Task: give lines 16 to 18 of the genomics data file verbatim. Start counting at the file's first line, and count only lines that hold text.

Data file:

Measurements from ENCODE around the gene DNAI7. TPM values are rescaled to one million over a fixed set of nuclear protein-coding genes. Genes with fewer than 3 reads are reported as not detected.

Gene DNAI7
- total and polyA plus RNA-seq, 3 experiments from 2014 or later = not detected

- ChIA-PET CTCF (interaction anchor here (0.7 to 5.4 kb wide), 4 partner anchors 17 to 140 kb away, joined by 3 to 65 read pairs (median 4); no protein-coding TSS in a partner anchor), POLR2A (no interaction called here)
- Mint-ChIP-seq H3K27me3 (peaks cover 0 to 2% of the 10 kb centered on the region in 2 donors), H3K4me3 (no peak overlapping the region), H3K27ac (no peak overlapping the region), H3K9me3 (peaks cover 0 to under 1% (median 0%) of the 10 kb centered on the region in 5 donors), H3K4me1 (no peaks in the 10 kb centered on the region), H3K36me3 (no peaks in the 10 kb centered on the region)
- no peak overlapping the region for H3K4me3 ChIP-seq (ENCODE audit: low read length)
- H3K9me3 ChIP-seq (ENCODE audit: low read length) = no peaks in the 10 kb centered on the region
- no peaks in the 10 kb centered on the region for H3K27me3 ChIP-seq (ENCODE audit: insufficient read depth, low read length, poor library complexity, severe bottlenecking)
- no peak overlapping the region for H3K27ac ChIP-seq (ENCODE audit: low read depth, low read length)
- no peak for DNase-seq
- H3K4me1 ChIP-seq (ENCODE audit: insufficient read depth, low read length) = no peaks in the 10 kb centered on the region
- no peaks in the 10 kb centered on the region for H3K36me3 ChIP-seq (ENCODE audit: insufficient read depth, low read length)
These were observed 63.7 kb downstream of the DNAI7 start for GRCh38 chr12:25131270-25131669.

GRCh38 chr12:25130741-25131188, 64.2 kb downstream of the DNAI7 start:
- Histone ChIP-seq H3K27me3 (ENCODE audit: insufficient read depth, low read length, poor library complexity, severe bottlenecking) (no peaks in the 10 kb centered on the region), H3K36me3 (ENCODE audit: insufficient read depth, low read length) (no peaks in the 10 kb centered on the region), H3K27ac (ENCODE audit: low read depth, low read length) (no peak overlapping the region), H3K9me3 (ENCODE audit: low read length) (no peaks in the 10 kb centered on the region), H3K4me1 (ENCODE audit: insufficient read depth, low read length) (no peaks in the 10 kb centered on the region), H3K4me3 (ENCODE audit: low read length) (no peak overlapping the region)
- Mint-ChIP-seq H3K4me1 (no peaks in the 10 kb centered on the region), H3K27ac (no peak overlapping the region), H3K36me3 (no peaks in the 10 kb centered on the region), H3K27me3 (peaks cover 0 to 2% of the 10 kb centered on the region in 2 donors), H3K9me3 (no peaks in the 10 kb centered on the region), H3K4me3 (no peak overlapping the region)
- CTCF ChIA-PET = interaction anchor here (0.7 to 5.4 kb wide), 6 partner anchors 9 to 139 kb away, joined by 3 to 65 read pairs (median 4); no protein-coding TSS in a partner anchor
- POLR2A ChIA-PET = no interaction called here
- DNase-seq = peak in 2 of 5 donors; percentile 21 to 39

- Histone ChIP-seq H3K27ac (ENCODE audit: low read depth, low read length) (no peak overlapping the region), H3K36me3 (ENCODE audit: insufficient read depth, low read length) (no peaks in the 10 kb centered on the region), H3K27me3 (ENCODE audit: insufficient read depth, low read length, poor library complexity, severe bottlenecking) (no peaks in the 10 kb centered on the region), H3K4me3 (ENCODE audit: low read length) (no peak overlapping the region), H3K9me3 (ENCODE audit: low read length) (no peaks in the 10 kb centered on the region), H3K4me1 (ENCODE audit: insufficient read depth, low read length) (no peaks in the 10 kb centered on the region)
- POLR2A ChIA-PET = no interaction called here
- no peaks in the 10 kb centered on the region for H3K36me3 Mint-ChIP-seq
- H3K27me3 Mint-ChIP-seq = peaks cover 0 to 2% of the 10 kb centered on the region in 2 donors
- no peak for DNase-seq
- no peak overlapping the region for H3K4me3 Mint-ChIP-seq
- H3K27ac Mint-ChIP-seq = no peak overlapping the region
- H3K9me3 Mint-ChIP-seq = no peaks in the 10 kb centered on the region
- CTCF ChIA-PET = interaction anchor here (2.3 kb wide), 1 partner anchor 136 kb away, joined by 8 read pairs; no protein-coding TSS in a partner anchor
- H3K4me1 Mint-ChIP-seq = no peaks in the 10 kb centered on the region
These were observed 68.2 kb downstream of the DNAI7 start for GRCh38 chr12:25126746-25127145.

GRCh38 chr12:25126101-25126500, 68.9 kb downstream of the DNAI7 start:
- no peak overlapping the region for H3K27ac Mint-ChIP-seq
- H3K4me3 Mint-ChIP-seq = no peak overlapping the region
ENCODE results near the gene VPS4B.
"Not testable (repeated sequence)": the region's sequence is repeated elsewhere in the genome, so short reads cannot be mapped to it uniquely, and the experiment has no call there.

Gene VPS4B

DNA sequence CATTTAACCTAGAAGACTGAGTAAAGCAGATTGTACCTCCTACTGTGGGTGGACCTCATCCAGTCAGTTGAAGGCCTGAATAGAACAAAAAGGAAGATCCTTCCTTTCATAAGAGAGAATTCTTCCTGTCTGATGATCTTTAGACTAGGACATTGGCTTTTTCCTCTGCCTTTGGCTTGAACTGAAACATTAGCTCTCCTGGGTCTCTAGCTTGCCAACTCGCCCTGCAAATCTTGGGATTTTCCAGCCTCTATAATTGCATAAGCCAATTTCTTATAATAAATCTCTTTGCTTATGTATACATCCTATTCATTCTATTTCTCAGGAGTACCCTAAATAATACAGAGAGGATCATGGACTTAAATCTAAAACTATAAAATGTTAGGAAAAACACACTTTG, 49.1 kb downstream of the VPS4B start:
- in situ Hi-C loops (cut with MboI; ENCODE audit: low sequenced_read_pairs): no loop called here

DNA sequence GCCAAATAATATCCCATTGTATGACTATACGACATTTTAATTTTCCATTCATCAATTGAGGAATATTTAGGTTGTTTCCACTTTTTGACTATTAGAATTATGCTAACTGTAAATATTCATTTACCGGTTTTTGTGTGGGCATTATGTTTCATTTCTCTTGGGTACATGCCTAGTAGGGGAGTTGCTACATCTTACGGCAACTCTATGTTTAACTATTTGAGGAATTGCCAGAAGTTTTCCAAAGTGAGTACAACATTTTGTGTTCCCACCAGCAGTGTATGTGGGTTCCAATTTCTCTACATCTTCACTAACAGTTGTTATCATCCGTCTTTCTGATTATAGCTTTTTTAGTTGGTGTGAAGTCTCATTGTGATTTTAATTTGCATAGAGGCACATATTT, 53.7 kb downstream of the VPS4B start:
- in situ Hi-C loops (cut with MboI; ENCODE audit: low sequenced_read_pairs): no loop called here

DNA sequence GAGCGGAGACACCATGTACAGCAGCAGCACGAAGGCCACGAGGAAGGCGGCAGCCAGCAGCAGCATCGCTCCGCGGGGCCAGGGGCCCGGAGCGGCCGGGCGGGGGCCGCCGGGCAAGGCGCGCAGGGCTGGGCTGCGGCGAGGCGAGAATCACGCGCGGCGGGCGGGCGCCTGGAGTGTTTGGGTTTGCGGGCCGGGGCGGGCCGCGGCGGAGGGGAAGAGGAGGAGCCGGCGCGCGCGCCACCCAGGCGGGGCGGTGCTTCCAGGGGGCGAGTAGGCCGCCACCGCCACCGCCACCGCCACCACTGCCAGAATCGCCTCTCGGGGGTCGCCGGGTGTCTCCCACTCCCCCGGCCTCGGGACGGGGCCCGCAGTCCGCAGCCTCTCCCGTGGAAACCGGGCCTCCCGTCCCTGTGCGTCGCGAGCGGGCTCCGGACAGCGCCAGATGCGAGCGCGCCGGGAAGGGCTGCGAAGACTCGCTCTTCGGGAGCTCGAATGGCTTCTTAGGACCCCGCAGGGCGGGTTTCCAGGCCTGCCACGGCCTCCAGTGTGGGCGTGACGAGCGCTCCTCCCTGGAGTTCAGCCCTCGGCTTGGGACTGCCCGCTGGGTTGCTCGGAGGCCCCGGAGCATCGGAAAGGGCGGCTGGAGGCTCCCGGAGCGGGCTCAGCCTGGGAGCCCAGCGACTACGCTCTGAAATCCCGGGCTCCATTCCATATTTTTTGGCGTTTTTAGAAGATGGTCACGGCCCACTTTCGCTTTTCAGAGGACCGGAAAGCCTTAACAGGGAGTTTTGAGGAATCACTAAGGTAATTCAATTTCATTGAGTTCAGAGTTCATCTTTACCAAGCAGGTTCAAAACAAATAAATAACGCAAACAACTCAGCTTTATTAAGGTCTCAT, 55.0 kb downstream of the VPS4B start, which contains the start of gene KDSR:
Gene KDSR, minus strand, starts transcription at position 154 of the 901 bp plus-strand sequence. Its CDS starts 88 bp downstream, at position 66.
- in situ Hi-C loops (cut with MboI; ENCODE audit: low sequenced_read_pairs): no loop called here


- Mint-ChIP-seq H3K4me1 (no peaks in the 10 kb centered on the region), H3K27ac (no peak overlapping the region), H3K36me3 (no peaks in the 10 kb centered on the region), H3K27me3 (peaks cover 0 to 2% of the 10 kb centered on the region in 2 donors), H3K9me3 (no peaks in the 10 kb centered on the region), H3K4me3 (no peak overlapping the region)
- CTCF ChIA-PET = interaction anchor here (0.7 to 5.4 kb wide), 6 partner anchors 9 to 139 kb away, joined by 3 to 65 read pairs (median 4); no protein-coding TSS in a partner anchor
- POLR2A ChIA-PET = no interaction called here